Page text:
Officials target undoing racial divides created by Florida highways, interstates

Highway construction takes decades of planning and U.S. Transportation Secretary Pete Buttigieg is calling to attention the way racism played a role in the country’s major roadways. Instead of connecting communities, highway design was used to racially divide neighborhoods or displace and destroy minority communities altogether.

Historians said Tampa Bay is among the areas with highway designs that displaced minorities and created racial inequity. 

"It’s hard to look at a map of Tampa before the interstate and knowing what was there – Central Avenue which was a really thriving African American business district dating from the 1910s going all the way up to the 1960s and seeing the Scrub and even an affluent neighborhood along the Mar Avenue, and then knowing the interchange of I-4 and 275 is literally on top of that. It’s hard to see that and not presume that race played a role in the decision for those roads to go where they went," said Rodney Kite-Powell, the director of the Touchton Map Library at the Tampa Bay History Center.

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Kite-Powell said areas near present-day downtown Tampa were predominantly African American in the 1950s and 1960s. Back then, their voices were silenced, lacking the political and financial clout to fight highway construction.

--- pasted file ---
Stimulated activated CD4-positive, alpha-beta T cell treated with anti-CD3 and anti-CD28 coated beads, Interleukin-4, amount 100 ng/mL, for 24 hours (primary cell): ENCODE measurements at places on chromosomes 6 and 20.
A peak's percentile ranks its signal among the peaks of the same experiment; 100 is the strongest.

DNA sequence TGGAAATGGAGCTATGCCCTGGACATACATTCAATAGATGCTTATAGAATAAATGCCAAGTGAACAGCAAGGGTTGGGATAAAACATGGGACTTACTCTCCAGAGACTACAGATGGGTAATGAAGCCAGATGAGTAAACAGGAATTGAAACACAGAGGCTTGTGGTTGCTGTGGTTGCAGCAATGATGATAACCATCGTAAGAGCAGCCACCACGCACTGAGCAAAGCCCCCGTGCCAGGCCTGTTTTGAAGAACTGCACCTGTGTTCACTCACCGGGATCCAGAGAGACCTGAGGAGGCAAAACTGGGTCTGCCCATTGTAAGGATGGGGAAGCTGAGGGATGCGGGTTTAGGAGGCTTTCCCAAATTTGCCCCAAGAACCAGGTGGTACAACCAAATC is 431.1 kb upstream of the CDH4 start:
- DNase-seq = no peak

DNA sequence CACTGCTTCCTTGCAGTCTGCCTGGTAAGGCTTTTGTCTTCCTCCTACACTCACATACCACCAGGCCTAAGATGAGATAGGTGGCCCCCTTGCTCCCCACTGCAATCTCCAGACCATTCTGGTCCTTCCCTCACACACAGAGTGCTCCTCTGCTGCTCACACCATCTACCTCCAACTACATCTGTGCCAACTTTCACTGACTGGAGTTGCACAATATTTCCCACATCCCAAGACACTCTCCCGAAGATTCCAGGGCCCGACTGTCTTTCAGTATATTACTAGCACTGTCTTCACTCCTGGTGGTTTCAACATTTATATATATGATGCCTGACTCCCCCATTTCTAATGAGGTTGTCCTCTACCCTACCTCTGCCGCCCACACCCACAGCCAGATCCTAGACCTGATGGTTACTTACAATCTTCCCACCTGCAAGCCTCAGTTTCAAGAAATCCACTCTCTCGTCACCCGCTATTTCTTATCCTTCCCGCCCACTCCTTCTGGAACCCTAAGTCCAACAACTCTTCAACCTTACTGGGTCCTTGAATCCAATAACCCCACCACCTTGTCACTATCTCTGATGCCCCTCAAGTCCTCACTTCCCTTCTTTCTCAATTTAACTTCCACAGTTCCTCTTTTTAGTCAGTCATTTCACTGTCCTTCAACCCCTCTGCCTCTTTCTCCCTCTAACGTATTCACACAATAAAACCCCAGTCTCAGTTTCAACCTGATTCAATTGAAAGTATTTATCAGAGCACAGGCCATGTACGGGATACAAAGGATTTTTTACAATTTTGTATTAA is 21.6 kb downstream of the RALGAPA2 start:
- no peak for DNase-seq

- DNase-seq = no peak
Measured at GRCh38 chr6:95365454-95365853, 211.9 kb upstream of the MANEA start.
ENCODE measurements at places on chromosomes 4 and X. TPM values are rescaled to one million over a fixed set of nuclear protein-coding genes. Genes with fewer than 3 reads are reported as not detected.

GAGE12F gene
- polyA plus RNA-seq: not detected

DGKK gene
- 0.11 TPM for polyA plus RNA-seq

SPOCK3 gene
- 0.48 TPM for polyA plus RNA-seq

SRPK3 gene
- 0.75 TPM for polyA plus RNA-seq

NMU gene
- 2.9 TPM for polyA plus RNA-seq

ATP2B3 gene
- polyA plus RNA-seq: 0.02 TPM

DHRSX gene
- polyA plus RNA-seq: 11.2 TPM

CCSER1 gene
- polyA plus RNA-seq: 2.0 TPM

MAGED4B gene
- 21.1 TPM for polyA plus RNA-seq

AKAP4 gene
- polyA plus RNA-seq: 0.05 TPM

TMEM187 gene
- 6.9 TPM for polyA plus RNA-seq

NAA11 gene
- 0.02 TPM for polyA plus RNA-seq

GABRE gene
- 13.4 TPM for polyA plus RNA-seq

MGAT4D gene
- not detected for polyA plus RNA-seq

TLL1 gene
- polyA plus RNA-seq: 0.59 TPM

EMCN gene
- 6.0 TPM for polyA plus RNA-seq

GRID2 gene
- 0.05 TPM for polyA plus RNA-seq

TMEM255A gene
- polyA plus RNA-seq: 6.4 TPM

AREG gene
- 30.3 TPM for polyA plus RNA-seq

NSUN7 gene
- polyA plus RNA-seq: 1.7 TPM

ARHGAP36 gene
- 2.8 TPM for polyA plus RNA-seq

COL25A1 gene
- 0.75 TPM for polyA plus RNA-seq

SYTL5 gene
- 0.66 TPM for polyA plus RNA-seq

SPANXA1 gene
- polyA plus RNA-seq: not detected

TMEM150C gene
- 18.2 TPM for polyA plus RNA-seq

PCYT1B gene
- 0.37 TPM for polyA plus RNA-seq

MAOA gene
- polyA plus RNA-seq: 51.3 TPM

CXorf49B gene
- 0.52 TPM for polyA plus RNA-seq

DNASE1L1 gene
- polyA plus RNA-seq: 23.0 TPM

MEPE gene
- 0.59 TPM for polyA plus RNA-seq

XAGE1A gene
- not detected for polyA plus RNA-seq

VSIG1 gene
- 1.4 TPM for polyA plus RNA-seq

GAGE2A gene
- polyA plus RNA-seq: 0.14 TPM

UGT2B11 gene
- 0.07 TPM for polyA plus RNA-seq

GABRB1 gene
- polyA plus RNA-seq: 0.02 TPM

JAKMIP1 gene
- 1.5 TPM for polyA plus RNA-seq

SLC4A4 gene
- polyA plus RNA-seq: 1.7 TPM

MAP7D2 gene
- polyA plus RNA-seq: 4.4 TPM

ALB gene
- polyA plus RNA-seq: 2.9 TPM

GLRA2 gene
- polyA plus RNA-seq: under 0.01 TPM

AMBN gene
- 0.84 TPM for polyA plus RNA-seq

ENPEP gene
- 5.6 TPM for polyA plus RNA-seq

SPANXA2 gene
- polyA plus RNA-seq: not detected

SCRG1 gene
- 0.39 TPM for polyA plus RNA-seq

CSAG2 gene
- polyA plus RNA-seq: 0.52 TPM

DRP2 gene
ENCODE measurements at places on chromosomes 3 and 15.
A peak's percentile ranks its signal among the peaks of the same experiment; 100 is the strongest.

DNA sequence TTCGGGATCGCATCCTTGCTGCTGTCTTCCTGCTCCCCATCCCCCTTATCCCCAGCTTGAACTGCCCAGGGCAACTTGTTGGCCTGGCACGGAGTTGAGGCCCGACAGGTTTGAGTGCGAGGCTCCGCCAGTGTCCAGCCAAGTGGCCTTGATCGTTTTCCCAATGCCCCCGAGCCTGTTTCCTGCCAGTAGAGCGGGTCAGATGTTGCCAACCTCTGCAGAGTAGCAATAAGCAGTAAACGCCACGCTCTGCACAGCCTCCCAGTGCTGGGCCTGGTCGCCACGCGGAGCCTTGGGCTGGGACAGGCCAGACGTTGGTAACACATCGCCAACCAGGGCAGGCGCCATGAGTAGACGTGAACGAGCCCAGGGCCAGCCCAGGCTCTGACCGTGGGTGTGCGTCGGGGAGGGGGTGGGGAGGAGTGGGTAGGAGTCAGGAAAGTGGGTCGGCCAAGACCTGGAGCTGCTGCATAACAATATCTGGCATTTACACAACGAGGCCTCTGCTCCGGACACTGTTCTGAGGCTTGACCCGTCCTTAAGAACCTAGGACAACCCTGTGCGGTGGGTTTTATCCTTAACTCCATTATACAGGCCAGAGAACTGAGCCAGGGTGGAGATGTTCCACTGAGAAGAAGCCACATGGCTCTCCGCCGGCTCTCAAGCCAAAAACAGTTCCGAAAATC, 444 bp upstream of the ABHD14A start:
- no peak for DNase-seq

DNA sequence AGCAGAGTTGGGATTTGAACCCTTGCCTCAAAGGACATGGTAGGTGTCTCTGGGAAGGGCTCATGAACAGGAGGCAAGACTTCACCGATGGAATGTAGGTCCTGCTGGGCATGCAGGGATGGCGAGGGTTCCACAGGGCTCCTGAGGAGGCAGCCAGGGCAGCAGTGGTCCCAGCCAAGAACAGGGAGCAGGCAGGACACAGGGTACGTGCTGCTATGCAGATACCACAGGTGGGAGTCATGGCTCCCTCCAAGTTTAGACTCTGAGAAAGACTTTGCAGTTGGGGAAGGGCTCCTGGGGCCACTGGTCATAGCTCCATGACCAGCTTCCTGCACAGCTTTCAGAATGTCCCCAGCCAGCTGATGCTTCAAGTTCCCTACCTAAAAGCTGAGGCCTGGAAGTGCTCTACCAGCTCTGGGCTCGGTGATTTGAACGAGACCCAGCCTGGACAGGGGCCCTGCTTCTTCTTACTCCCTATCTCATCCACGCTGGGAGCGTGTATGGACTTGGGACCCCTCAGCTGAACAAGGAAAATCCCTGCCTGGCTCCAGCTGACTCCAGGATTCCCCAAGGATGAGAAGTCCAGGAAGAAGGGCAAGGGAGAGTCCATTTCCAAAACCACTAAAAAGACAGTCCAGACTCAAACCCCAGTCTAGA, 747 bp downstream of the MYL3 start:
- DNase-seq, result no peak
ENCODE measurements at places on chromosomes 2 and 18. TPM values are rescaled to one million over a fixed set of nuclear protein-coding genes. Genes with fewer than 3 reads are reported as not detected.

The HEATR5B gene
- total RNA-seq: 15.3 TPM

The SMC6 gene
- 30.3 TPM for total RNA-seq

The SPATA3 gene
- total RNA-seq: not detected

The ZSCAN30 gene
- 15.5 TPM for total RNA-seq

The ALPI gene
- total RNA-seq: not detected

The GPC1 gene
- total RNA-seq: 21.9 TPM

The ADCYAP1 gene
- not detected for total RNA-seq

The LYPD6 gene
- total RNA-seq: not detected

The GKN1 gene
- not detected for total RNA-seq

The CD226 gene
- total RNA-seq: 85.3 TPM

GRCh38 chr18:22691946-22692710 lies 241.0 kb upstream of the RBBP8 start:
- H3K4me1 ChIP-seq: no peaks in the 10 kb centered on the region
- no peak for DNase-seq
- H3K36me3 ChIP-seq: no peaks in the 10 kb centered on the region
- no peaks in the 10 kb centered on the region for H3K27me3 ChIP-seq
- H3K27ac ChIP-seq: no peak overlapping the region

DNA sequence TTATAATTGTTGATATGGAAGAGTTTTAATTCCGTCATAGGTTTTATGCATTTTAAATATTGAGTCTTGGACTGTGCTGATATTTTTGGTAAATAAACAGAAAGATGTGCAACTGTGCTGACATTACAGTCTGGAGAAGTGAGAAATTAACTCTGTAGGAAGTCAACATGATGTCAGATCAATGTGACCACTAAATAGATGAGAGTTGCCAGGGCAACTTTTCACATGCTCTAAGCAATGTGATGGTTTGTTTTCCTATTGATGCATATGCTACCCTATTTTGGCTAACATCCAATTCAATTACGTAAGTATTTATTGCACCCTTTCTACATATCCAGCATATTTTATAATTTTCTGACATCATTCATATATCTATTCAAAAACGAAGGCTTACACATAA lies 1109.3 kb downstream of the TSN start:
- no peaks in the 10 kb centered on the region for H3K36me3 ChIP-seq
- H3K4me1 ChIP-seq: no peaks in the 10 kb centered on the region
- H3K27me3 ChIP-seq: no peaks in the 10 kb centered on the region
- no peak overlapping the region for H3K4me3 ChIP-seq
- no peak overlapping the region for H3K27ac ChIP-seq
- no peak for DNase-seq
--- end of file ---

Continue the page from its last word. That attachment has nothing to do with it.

"That was absolutely devastating, particularly for the older urban neighborhoods of Tampa Heights, but particularly Seminole Heights. Seminole Heights, it split the neighborhood in two, a neighborhood that was very cohesive," said Kite-Powell. "It also, as a side effect, created a have and have-not side that likely was entrenched through historic preservation which occurred on the west side of the interstate which did not occur as much on the east side."

Those kinds of impacts reached across the bay too. The newly elected St. Pete mayor shared his personal story.

"My grandfather’s wood yard was where I-175 is, and he was displaced for the interstate. Our church was a couple of blocks north, displaced for baseball, along with 1,000 folks," said Ken Welch, mayor-elect of St. Petersburg.

In Hillsborough County, transportation planning officials outlined in March how racism played a role in developing Tampa 70-plus years ago. Another major highway built was the Selmon Expressway. It followed railroad tracks, but its construction took out Dobyville – a Black neighborhood in Hyde Park.

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Research historians said it's a past to reckon with and learn from.

"That’s something that we have to come to a proper conclusion to as a society, and that’s what we want our government leaders to do is to make sure those mistakes of the past don’t become mistakes again in the present and in the future," said Kite-Powell.

Hillsborough County TPO’s March presentation included plans to rebuild equity in those affected neighborhoods. U.S. transportation secretary Pete Buttigieg said he has a similar plan but for the whole country.

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